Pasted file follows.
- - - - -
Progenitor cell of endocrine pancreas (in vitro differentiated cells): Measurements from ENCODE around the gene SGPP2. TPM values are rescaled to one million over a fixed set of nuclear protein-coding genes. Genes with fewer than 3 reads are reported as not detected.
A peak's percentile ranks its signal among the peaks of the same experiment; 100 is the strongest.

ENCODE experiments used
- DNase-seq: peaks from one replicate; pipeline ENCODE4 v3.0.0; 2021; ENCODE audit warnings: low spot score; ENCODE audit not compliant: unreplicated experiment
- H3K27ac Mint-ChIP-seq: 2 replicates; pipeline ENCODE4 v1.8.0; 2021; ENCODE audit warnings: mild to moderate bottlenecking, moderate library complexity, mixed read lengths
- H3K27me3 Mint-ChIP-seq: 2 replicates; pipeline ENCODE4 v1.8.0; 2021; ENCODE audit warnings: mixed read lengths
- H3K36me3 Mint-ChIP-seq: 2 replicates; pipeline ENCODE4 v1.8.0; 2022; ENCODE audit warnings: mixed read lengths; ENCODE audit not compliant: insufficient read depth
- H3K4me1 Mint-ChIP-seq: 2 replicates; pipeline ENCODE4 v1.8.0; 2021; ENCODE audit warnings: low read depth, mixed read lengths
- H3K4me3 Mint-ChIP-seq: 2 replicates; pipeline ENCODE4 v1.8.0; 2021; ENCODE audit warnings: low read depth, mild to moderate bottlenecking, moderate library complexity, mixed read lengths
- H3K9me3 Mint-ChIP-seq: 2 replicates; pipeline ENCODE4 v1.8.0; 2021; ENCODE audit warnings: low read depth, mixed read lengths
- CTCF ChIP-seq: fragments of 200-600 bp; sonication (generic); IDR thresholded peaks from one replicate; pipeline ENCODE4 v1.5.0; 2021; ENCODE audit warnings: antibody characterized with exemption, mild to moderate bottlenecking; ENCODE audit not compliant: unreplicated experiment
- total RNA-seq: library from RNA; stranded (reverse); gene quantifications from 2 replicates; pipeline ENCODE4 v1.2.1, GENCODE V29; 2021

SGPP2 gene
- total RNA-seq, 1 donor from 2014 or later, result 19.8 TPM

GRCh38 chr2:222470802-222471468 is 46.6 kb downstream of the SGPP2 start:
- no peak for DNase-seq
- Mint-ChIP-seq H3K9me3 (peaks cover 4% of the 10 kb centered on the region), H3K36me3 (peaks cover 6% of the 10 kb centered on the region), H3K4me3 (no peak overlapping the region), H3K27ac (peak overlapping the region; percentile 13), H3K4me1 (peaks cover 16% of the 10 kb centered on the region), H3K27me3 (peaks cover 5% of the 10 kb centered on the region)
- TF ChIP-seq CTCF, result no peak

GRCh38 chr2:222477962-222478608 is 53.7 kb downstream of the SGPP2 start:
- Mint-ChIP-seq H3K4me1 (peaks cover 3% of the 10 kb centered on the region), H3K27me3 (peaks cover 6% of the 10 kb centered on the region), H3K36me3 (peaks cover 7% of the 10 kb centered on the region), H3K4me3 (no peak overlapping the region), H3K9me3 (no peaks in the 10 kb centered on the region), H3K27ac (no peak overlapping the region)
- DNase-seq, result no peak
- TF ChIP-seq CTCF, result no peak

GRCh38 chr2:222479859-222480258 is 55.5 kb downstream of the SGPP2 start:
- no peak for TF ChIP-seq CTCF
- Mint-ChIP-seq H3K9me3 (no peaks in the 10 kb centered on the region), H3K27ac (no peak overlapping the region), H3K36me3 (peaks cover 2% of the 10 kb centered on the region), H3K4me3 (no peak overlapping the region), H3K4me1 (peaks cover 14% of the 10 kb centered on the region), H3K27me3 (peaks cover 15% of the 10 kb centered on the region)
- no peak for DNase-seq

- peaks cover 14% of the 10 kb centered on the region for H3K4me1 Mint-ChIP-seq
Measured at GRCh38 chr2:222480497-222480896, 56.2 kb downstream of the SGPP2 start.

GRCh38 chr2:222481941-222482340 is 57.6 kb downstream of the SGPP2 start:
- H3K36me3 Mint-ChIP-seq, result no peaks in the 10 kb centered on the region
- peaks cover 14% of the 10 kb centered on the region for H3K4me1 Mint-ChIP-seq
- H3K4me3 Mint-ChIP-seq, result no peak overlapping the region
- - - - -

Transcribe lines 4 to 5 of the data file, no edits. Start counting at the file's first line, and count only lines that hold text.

- DNase-seq: peaks from one replicate; pipeline ENCODE4 v3.0.0; 2021; ENCODE audit warnings: low spot score; ENCODE audit not compliant: unreplicated experiment
- H3K27ac Mint-ChIP-seq: 2 replicates; pipeline ENCODE4 v1.8.0; 2021; ENCODE audit warnings: mild to moderate bottlenecking, moderate library complexity, mixed read lengths